LINCOLN, Neb. (KOLN) - In just a few days it will be the official start of fall.
But when it comes to allergies, a lot of people are already feeling the effects.
A local allergist says this year your symptoms may be even worse because of the humid summer we saw.
More than 50 million people a year suffer from allergies.
And if you've noticed yours are particularly bad right now, it’s because things like mold and ragweed counts are extremely high.
This summer was hot and humid and unfortunately for allergy sufferers, those are perfect conditions for a lot of rag weed to grow.
"Ragweed is especially high, and that's triggering a lot of symptoms. The pollen counts have been rated as high,” said Allergist Dr. Kirk Kinberg.
Dr. Kirk Kinberg says high pollen counts mean anyone with any sensitivity is going to see symptoms.
But he says that's only the beginning of what's causing people problems.
"Because of the moisture we've had too, there has been a lot of mold in the air, and so a lot of the molds in addition to the pollen's are kind of driving people crazy,” said Kinberg.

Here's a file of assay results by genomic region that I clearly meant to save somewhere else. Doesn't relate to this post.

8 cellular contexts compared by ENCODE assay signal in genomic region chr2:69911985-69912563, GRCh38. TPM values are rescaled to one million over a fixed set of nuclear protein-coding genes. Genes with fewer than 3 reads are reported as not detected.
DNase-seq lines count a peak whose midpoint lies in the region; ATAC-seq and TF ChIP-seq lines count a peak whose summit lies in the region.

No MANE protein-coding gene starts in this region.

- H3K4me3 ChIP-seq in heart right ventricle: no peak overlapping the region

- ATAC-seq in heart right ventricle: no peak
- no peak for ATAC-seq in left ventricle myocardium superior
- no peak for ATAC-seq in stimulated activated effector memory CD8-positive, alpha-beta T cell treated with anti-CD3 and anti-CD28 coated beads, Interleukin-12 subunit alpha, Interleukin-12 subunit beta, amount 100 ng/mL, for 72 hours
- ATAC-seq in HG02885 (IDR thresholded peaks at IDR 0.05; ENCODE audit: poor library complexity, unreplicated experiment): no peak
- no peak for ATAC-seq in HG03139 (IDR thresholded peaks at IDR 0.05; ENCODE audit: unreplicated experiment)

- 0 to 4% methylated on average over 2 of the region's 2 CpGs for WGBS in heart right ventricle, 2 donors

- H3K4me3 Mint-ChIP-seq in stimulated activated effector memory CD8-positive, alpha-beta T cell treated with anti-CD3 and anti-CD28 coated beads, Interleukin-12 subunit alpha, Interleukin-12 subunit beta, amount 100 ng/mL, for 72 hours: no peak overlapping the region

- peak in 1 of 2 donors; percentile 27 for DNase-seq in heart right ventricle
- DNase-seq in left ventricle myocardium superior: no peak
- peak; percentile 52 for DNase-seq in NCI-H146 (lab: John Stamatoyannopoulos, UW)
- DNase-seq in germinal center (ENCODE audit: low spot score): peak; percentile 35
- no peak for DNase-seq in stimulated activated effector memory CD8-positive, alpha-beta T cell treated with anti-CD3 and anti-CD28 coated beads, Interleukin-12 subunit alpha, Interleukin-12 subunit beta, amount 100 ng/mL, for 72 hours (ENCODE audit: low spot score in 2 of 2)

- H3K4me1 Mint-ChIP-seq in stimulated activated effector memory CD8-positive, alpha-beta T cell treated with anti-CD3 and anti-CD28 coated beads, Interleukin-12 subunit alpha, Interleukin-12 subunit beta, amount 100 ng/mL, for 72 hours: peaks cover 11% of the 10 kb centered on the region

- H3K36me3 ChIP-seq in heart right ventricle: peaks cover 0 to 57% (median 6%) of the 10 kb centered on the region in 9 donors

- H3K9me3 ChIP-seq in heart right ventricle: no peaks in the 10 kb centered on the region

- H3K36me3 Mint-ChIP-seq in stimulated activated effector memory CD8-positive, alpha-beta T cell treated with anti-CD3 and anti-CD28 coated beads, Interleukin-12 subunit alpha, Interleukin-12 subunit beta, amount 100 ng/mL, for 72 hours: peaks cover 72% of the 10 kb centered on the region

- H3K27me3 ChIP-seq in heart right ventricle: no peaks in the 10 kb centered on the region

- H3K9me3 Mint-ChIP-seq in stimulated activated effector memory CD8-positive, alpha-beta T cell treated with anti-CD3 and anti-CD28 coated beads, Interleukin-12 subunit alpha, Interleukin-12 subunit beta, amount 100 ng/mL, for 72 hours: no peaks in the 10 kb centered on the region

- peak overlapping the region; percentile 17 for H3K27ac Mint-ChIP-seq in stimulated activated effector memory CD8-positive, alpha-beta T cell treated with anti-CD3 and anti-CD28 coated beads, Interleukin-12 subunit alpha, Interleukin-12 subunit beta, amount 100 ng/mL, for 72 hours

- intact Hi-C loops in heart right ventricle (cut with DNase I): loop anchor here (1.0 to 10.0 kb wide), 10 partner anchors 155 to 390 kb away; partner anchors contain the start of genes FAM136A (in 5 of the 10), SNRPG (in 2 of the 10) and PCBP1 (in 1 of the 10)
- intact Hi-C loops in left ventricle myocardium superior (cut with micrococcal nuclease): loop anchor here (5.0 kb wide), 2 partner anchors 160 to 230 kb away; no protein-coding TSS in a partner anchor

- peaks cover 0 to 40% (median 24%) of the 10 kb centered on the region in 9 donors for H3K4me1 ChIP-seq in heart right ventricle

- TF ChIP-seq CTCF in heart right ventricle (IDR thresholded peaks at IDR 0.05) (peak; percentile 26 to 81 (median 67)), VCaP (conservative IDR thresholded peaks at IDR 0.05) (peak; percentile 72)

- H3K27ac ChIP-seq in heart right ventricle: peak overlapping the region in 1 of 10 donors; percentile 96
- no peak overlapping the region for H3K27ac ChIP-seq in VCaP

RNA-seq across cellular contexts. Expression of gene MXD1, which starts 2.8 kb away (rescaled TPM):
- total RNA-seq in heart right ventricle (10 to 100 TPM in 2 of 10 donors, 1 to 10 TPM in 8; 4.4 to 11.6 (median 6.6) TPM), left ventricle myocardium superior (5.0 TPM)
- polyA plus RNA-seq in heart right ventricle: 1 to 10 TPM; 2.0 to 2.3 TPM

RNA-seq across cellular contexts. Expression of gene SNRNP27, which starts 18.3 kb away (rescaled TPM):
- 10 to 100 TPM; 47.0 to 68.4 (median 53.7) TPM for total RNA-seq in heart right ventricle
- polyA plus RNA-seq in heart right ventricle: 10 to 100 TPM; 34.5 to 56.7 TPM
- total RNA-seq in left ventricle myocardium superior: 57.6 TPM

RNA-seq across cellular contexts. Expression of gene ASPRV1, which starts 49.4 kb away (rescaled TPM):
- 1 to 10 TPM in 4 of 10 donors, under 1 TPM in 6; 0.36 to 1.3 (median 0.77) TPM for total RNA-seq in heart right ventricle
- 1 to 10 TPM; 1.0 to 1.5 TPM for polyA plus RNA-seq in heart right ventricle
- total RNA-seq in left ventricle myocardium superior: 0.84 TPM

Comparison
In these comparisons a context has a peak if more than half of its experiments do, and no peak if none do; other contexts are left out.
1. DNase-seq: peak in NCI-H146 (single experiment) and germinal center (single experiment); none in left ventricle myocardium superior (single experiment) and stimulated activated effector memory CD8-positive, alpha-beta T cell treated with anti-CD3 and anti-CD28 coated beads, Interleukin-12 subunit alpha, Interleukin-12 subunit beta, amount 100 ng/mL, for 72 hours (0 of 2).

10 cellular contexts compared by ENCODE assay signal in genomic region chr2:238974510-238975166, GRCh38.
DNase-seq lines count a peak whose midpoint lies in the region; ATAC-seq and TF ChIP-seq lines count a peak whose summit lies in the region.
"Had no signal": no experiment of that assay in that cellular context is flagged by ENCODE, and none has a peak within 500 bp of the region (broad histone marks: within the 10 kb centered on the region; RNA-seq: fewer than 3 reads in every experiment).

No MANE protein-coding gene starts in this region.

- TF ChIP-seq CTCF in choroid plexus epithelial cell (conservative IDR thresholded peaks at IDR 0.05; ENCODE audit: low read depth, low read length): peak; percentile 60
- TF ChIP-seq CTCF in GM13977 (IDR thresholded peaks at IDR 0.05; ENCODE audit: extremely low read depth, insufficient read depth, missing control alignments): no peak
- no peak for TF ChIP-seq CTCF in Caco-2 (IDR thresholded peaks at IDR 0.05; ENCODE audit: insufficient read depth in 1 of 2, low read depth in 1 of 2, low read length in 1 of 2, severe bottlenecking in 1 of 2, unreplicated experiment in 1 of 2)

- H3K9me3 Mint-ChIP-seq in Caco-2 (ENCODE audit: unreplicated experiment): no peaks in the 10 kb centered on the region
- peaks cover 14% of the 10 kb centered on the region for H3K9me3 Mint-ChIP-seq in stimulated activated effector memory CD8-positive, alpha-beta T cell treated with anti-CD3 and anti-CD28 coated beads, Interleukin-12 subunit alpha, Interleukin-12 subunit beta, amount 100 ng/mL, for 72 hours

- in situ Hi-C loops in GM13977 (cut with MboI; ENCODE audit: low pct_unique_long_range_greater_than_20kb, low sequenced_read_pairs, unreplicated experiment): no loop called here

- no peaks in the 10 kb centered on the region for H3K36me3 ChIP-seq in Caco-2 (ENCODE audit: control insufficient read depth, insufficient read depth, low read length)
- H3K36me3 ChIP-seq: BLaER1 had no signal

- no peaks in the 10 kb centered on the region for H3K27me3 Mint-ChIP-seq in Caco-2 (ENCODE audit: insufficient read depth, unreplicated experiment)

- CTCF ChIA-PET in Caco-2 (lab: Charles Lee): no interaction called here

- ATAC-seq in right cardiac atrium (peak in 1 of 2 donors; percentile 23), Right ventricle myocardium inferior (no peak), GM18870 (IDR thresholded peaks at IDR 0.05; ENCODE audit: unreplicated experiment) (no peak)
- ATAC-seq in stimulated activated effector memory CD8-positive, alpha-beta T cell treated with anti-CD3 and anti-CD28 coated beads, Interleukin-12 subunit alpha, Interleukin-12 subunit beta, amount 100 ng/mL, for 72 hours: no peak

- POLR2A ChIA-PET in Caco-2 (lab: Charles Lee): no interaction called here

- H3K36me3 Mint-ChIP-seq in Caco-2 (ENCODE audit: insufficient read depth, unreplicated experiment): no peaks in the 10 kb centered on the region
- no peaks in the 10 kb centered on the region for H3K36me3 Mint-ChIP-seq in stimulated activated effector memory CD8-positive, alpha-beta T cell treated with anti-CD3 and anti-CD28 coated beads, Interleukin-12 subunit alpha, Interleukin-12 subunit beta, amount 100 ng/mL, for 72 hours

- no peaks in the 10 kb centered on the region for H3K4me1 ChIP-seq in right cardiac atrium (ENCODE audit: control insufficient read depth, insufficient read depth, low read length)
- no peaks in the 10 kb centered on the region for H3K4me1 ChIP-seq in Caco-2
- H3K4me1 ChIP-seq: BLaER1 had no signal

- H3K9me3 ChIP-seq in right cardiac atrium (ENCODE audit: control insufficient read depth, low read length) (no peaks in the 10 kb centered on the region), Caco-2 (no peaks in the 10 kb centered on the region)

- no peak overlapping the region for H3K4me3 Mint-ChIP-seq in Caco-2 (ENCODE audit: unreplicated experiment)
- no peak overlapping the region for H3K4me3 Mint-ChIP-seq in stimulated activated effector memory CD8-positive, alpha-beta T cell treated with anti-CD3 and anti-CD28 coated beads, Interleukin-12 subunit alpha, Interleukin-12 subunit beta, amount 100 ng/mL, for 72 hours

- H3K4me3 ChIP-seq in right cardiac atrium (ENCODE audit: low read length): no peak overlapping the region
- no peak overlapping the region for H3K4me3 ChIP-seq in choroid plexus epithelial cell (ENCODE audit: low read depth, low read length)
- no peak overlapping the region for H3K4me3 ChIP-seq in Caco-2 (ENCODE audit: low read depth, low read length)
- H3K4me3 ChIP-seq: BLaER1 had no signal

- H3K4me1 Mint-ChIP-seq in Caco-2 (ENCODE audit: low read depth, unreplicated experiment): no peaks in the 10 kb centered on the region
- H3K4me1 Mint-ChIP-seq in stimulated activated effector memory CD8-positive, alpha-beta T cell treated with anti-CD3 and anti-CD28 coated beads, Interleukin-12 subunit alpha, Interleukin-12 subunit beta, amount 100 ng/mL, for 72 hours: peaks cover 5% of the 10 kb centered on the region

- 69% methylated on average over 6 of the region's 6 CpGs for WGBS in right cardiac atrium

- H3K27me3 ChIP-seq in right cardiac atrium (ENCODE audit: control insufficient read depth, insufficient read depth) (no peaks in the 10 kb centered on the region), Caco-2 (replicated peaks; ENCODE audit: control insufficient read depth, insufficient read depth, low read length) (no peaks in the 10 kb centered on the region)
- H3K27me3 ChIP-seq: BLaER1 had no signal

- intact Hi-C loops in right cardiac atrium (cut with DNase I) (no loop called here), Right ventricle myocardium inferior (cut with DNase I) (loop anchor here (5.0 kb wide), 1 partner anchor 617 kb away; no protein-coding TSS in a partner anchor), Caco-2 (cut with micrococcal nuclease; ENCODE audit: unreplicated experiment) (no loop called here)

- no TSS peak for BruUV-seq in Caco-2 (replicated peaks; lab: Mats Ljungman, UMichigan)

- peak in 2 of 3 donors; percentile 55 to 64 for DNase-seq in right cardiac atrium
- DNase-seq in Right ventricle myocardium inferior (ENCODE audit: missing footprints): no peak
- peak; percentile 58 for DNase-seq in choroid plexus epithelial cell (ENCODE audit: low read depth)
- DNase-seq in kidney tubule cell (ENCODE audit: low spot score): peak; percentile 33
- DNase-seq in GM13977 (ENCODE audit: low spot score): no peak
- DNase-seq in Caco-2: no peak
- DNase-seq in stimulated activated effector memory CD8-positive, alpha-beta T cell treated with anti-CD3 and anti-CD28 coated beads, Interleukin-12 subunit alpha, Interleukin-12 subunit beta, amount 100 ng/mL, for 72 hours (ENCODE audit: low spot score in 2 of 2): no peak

Dr. Kinberg says over the last few weeks he's seen a lot of people who come in thinking they're sick with a cold.
"Their nose is plugged up, they'd been sneezing, they've had a runny nose or their eyes have been itchy,” said Kinberg.
He recommends your typical antihistamines and if that doesn't get the job done, he says most people add a nose spray.
That's something a local pharmacist says is getting more common.
"There are some nasal steroids out there now that are available over the counter instead of by prescription,” said pharmacy manager Monty Scheele.
At Relycare Pharmacy Monty Scheele says recently they hit their peak of people coming in for allergy medications.
But other than taking antihistamines, he says its important to pin-point what you're allergic to.
"Then you can do what you can to stay away from them and avoiding symptoms from occurring in the first place,” said Scheele.
Things you easily do to help with allergies are washing your clothes and hair after being outside and not sleeping with a window open.
Also, Dr. Kinberg says switching allergy medicines shouldn't make a difference, although some people do see relief.